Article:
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General News of Thursday, 3 November 2016


I've learnt to handle attacks with grace - Charlotte Osei

The Chairperson of the Electoral Commission, Mrs Charlotte Kesson-Smith Osei has disclosed that her husband has been very supportive in the myriad of tough decisions that she has had to take at the helm of affairs at the electoral management body.

Answering a question on how she felt about her role and how her husband feels in an interview with BBC Africa on Thursday, Mrs Osei said he has been very supportive even though he recognises that it was a tough job.

“I have a lot of support; my faith, my family, my friends and then I get a lot of support from random Ghanaians... He feels it’s a tough job and that it’s his absolute duty to just give me as much support as I need. He recognises that it is service to country and service to God. It’s not meant to be easy but someone has to do it,” she said.

Mrs Osei has come under a number of attacks following her appointment as chairperson of the Electoral Commission with the recent coming from former Attorney General and Minister of Justice, Mr Martin Amidu.

However she told the BBC that she was not surprised by the several attacks on her personality following some decisions she has taken.

According to her, her job requires that she takes difficult decisions and people who do not understand those decisions end up attacking her personality.

Asked by her interviewer, Akwasi Sarpong whether she regretted taking up the job, she said there were no regrets.

“It’s not an easy job but it was not meant to be an easy job. When you are a woman in a space that some people believe should be male, you should expect it,” she said.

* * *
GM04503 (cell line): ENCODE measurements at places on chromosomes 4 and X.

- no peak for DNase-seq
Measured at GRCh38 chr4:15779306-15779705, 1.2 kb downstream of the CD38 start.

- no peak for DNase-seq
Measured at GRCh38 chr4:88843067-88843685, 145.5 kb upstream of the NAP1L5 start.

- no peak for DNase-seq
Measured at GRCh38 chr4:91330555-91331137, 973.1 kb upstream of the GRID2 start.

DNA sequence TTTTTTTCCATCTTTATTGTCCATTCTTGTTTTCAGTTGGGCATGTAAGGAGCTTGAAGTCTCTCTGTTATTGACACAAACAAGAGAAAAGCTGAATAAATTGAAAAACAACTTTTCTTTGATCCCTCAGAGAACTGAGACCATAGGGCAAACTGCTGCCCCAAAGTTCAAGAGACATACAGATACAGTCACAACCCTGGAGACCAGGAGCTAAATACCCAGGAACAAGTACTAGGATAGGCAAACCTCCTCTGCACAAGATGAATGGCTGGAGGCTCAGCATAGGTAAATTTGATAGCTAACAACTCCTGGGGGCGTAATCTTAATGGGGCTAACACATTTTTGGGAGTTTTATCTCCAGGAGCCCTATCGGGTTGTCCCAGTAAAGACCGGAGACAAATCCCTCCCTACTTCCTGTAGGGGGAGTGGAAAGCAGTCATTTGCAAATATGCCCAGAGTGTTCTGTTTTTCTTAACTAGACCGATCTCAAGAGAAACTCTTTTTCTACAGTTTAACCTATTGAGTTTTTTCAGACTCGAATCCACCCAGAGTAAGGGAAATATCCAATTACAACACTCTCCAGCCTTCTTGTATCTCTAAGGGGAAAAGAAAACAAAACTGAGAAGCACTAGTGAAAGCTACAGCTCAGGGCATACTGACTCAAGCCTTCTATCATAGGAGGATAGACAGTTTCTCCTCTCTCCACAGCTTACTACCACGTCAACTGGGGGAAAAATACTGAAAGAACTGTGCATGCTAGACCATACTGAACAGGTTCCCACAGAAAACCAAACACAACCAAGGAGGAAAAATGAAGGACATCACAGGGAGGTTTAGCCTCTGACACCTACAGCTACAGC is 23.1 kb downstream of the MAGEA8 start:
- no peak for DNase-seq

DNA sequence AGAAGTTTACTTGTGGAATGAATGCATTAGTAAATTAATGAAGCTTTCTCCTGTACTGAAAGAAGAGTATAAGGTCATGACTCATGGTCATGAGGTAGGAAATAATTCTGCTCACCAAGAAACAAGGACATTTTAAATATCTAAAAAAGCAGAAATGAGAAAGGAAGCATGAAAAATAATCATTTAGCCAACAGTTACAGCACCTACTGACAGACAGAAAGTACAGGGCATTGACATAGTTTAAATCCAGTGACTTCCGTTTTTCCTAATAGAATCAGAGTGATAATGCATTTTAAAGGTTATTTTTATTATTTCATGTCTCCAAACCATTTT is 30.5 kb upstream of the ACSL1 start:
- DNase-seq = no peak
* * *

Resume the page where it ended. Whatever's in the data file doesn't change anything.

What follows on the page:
“It’s also a job that requires that you take difficult decisions and people do not always understand the decisions that are taken and they also do not understand that you are chairing a commission so when you speak you are speaking on behalf of seven people and so it’s not your voice. So it’s very easy for them to misunderstand and to personalise the attacks,” she added.

Asked how she has managed to handle the scathing spasms, Mrs Osei said “I have learnt to handle it with grace.”

She noted it was a privilege to be the first female to chair the Commission and that by so doing; it was her responsibility to leave a legacy for young women who would find themselves in similar positions in the future.

“For me, personally, it is an honour in the sense that I recognise that I stand on the shoulders of women who have been first…I also have the duty to do a good job for the young women who are coming after me so that other women can also stand on my shoulders and contribute to serving the nation,” she said.